TL;DW: Unbox is a distortion where only the harmonics that don’t alias are allowed to distort.
While I’m putting out my library of plugins according to plan, sometimes I need to take a detour into new stuff. UnBox is one example.
The idea’s as follows: if you distort stuff digitally, it aliases. This can be seen as harmonics seemingly bouncing off the highest frequency, and going back down again. The idea is that if you have digital saturation or distortion without massive oversampling, you’ll always have aliasing and everything is ruined forever.
That’s not quite true. It depends on the frequency, and the form of distortion… and many of my plugins have gentle enough distortion curves that they throw a limited number of harmonics. If you are only generating harmonics within the range of digital audio’s frequencies, you’re fine and there will be no problem until you feed the system a frequency that’s too high. You’re not automatically feeding superhigh frequencies all the time if you’re working with natural recordings: not all sounds contain that kind of high frequency content.
If you DO have that sort of high frequency content, what then? It occurred to me I could take the difference between dry and distorted, store it in an averaging filter, and average it. This would suppress high frequency content in only the distortion artifacts. (I then learned that I needed to average the signal being fed to the distortion part, which is Spiral again: it got a little complicated)
And I could even highpass the distortion part… and all this is applying only to the distortion part. It’s all handled as a single subtract from the raw signal coming in.
What that means is this: UnBox is a distortion that cuts down the level of the signal, but ONLY the mids. Depending on how it’s set, it will let through more and more of the ‘dry’ highs, unaffected. It’ll also let through a hint of bass for definition. Underneath this layer of clarity, the distorted part can be made pretty distorted, but it’ll stay free of aliasing even up into the high frequencies, because those frequencies aren’t actually getting applied to the distortion, and the distortion output’s also being smoothed after the fact. So you’ve got a texture-thickener, an energy-adder, that retains a very analog quality because all of the overtones stay clear of aliasing WITHOUT oversampling. The raw sound is still a direct pass-through and that’s where the clarity comes from.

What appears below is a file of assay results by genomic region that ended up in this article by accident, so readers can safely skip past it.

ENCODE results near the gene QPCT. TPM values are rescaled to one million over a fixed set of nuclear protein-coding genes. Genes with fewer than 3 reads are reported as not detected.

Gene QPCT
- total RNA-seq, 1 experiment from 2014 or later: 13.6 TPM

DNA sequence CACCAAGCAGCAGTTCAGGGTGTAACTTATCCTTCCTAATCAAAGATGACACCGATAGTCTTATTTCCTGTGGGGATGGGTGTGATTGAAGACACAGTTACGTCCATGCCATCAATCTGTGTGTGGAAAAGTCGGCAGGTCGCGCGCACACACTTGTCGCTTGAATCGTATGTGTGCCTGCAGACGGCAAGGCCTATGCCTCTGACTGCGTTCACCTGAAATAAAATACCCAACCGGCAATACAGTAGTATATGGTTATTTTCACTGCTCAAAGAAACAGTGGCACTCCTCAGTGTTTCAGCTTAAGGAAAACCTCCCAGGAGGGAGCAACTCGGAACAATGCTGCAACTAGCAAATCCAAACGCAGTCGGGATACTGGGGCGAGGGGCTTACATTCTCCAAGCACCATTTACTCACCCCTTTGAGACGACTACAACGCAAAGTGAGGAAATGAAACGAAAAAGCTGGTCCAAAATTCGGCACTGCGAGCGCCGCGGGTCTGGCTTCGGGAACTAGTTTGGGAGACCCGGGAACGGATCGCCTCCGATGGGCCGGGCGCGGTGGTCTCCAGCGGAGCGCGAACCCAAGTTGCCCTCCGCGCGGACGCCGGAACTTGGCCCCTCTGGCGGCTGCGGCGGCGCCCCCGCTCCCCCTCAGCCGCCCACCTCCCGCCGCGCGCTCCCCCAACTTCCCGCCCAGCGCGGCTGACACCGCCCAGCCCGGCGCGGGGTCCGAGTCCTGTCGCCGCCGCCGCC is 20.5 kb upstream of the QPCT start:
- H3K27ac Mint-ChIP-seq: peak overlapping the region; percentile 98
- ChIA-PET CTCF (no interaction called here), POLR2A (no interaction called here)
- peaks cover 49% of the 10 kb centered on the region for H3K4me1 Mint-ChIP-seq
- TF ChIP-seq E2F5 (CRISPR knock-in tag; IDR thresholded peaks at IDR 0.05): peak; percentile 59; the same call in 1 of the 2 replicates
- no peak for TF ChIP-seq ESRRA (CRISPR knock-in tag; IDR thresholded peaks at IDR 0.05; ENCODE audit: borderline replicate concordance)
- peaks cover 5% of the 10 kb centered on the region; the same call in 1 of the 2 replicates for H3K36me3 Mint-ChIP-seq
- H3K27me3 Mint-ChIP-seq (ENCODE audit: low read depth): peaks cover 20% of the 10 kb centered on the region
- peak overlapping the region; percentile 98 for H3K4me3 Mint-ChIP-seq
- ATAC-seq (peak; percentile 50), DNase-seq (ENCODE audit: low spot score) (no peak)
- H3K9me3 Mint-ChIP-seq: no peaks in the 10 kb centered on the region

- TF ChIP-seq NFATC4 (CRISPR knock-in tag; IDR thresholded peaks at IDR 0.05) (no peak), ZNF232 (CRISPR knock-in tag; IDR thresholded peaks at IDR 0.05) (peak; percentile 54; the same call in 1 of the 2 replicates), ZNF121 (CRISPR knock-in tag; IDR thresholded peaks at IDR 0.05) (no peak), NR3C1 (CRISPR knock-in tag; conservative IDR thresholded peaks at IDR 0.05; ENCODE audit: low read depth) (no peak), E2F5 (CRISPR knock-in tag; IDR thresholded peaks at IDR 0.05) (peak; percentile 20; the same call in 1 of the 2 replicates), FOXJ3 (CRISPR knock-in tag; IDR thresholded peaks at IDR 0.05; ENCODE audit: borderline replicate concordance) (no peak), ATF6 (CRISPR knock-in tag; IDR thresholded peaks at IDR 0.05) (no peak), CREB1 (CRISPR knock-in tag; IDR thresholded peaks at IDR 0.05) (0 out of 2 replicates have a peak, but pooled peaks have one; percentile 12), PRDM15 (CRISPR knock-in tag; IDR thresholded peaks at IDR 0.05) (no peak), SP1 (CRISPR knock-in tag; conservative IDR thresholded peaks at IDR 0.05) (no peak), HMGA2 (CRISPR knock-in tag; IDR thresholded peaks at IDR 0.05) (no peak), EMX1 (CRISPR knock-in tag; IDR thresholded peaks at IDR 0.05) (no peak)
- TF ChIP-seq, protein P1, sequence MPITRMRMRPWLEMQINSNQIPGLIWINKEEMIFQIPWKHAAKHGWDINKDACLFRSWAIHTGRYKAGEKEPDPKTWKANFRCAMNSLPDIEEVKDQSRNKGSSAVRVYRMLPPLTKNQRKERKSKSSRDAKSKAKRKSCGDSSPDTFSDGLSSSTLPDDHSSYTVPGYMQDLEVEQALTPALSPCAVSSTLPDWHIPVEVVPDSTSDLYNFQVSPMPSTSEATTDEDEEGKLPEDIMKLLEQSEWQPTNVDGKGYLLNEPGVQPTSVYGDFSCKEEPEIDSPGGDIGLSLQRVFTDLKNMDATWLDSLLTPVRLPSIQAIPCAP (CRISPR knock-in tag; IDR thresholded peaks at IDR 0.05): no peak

Wish me luck: I’m having frantic people leave me messages saying that Steinberg will kill my ability to release VST plugins. If they did, I’d have to go back to AU only I guess, but please torrent and distribute the NewUpdates.zip with my plugin library in case they send the black helicopters. More seriously, I’ve sent in their VST2 licensing form (I think I may have already? They’re just sowing chaos at this point) and I’m building all my stuff on time-capsule computers (or virtual machines) that do not change, so I can continue to do things like support PPC Macs. I am the last person to be bullied away from legacy support and they’ll just have to deal with that fact: if all goes well I’ll have my little VST2 agreement and will be fine.
Also, I do not sell the VST plugins: I’m supported by Patreon which is basically selling ME as a working developer. I do realize that if I’m forced not to include VST support that would be a big challenge, but I’m not going to get forced away from VST support after all the years people were begging for it. I chart my course and Steinberg can just deal with that, and I would be very surprised if I was ordered not to include VST in my open-source efforts. Also, I’m not a large enough business to harass, and I’ve never sold even one VST plugin: my incorporating VST went along with my going Patreon, and there are no DRM features on the plugins so even I can’t shut them off remotely. Everything’s going to be fine, if I can have anything to say about it. Enjoy today’s new plugin, which includes both Windows and Linux VST versions alongside the 64/32/PPC binary Audio Units for Mac.